If we do the following instead then we save two whole moves and

consequentally score more all-important

points:

1. 2. 3. 4. 5. 6. 7. 8.
12 31 43 43 32 32 21 21
34 42 21 52 45 51 35 43
56 56 56 61 61 46 46 65

Another useful move to know is how to rotate this:

1 2 3 1 2 3
4 5 6 into this: 4 5 6 .
7 8 9 8 9 7

The most efficient way to do that is as follows:

1. 2. 3. 4. 5. 6. 7.
123 413 413 153 136 136 123
456 526 756 476 457 425 456
789 789 829 829 829 897 897

In the three-by-three game, there are 9! (362,880) different ways of arranging the 9 numbers. All 9! arrangements are reachable.
Of the 362,880 different possible starting positions:

- 1 can be solved in 0 moves (the goal position).
- 8 can be solved in 1 move (by rotating each of the 4 corners either clockwise or anticlockwise).
- 52 can be solved in a minimum of 2 moves.
- 328 can be solved in a minimum of 3 moves.
- 1,996 can be solved in 4 moves.
- 11,336 can be solved in 5 moves.
- 51,582 can be solved in 6 moves.
- 130,042 can be solved in 7 moves.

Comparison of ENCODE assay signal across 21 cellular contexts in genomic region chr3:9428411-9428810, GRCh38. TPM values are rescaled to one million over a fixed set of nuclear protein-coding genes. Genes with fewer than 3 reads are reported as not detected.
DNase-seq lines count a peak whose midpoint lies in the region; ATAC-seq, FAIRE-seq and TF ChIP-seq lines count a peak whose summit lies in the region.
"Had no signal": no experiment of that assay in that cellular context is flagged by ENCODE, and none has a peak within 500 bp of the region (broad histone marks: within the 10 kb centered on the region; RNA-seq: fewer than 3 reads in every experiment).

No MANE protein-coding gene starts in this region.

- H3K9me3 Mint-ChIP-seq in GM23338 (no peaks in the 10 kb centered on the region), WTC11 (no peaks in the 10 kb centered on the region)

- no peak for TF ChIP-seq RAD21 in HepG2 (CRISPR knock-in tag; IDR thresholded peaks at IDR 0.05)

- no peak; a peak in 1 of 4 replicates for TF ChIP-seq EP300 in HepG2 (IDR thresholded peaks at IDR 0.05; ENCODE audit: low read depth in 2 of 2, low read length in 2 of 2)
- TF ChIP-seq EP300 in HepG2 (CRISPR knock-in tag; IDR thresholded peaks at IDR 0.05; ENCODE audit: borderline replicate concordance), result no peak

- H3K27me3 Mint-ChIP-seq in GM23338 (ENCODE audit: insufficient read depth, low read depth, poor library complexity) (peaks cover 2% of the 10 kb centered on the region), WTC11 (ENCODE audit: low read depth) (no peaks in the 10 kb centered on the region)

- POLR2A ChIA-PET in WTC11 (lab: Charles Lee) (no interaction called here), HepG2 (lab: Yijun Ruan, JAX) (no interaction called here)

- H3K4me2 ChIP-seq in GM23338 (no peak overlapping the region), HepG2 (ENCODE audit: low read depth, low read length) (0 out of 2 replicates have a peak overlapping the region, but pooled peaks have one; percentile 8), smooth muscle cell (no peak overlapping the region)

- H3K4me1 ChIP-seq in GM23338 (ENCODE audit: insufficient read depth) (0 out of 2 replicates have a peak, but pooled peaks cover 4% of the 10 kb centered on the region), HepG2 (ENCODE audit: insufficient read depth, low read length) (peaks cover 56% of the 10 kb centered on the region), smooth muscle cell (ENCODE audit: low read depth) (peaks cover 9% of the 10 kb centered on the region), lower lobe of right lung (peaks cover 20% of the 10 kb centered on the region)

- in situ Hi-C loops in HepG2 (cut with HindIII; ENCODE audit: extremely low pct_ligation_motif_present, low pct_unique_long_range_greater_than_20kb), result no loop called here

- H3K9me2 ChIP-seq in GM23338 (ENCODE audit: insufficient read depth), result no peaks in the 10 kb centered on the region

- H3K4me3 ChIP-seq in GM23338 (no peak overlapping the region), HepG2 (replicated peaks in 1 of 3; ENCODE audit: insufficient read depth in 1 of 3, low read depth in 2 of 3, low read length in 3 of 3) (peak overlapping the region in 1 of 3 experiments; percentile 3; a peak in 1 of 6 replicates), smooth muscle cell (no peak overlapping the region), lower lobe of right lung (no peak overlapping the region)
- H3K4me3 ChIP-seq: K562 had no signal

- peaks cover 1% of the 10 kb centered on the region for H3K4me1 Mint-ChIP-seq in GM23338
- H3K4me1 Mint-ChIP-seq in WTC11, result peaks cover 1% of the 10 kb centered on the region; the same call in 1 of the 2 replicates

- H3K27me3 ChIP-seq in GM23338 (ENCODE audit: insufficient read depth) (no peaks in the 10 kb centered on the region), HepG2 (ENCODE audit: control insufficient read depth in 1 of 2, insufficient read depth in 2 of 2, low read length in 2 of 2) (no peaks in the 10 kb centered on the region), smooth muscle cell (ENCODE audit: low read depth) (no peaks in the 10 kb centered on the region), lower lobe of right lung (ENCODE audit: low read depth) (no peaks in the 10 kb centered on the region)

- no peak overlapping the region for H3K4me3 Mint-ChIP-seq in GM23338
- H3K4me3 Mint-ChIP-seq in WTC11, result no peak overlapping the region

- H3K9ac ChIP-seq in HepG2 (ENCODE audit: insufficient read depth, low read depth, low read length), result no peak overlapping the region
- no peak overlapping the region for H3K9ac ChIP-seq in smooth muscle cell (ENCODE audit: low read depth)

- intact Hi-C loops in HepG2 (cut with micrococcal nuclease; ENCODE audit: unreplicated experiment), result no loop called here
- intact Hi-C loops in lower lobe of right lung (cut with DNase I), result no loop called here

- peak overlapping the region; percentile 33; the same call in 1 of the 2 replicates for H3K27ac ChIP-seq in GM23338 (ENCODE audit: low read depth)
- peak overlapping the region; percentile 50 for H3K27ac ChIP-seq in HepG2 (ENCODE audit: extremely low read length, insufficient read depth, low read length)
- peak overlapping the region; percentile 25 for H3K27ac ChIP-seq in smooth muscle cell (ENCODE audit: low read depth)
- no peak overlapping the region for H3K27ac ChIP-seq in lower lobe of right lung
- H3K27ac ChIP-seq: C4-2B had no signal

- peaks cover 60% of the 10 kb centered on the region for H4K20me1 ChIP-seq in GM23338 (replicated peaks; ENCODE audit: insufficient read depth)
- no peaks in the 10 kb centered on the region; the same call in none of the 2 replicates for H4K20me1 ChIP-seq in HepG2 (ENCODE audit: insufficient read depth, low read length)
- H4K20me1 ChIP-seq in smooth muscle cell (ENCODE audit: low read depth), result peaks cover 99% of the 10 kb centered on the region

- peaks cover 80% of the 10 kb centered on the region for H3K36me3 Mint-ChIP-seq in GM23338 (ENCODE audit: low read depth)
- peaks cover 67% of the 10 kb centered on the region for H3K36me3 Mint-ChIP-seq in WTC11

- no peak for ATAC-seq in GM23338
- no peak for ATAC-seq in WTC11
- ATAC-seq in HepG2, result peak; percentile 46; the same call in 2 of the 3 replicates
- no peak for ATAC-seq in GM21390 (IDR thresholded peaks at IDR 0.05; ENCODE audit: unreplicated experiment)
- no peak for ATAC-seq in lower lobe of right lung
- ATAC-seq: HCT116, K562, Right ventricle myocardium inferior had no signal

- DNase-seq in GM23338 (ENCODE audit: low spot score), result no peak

- 125,929 can be solved in 8 moves.
- 39,706 can be solved in 9 moves.
- 1,880 can be solved in 10 moves.
- 20 can be solved in a minimum of 11 moves.
- 0 can be solved in a minimum of 12 or more moves.

So the 'hardest' possible 3x3 rotation puzzles can be solved in 11 moves. Since there are only 20 of them, I will show them below. Can you find the sequence of 11 moves for any of them?

387 687 789 897 927
654 954 654 654 654
921 321 321 321 381
947 957 967 978 981
852 684 258 654 654
361 321 341 321 327
984 987 987 987 987
657 354 456 564 624
321 621 321 321 351
987 987 987 987 987
645 651 654 654 654
321 324 123 231 312

I will leave the discovery of the 11-move sequences as an exercise for the reader.

Finally, here is how to reverse the entire playfield in 10 moves:

1. 2. 3. 4. 5. 6. 7. 8. 9. 10.
987 697 567 574 574 546 546 546 436 413 123
654 584 894 869 826 872 382 132 512 526 456
321 321 321 321 319 319 179 789 789 789 789